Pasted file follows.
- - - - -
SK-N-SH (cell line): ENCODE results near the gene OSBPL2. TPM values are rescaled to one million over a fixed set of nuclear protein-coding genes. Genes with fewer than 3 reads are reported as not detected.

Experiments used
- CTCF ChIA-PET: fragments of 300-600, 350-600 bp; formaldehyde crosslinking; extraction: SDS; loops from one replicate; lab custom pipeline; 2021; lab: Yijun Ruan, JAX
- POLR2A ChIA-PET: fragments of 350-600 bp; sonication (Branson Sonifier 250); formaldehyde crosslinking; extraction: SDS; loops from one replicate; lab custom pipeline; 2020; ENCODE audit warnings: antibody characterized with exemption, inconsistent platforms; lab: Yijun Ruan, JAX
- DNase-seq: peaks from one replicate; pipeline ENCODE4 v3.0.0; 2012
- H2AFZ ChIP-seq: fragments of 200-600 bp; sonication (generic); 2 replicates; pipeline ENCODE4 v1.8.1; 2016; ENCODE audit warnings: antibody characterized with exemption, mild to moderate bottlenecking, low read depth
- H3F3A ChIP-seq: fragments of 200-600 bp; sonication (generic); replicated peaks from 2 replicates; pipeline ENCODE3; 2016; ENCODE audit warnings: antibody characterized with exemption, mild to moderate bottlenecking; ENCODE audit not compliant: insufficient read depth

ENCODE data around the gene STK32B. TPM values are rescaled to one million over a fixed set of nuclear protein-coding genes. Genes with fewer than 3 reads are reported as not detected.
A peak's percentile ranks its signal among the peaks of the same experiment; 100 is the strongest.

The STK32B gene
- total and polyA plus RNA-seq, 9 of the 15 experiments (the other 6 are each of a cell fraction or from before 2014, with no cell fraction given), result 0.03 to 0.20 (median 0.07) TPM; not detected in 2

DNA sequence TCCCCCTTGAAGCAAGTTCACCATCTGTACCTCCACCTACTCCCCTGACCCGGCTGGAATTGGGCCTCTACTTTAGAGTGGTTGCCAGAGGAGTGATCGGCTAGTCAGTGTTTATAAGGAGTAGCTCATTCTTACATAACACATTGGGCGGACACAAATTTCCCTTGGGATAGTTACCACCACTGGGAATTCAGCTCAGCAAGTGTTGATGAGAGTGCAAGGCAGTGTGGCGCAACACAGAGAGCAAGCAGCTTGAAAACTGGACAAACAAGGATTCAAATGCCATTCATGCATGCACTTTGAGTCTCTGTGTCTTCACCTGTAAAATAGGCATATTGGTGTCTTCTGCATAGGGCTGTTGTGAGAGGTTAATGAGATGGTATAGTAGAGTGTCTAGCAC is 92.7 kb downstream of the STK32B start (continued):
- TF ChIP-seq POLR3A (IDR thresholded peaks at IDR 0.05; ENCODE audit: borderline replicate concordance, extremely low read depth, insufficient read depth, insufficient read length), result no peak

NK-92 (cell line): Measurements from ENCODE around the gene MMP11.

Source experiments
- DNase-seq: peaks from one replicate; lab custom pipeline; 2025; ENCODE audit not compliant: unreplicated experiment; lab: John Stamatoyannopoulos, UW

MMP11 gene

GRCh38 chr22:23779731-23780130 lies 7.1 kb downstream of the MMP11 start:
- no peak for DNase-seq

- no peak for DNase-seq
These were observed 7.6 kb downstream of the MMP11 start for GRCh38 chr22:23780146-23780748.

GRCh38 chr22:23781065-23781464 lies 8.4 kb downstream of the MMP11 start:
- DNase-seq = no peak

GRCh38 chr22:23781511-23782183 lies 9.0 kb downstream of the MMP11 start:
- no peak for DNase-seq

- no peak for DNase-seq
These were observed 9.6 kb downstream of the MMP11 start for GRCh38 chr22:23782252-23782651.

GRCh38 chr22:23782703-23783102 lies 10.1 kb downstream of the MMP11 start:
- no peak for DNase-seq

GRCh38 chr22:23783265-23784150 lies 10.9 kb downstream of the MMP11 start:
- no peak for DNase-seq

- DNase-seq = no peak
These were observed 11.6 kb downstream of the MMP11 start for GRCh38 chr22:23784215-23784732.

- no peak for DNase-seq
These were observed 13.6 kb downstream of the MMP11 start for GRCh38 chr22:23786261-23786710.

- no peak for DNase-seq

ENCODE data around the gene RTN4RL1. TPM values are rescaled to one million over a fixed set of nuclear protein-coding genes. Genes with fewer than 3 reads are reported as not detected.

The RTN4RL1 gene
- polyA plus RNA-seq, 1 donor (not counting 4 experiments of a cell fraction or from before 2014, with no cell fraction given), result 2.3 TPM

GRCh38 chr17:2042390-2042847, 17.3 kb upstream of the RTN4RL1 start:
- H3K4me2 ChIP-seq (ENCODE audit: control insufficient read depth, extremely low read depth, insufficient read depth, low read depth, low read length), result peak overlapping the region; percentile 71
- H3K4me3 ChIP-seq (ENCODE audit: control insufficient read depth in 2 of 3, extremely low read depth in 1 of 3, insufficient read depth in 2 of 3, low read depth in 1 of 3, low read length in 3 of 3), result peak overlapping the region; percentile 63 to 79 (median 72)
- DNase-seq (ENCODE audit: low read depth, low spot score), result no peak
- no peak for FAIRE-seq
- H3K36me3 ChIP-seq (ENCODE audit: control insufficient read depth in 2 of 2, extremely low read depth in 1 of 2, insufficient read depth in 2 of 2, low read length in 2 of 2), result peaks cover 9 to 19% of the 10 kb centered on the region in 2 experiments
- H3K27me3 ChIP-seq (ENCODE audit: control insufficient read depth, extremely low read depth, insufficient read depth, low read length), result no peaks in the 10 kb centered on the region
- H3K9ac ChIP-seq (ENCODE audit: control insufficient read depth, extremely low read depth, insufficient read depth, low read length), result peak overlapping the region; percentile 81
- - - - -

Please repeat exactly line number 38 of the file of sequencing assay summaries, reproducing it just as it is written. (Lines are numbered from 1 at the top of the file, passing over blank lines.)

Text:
The RTN4RL1 gene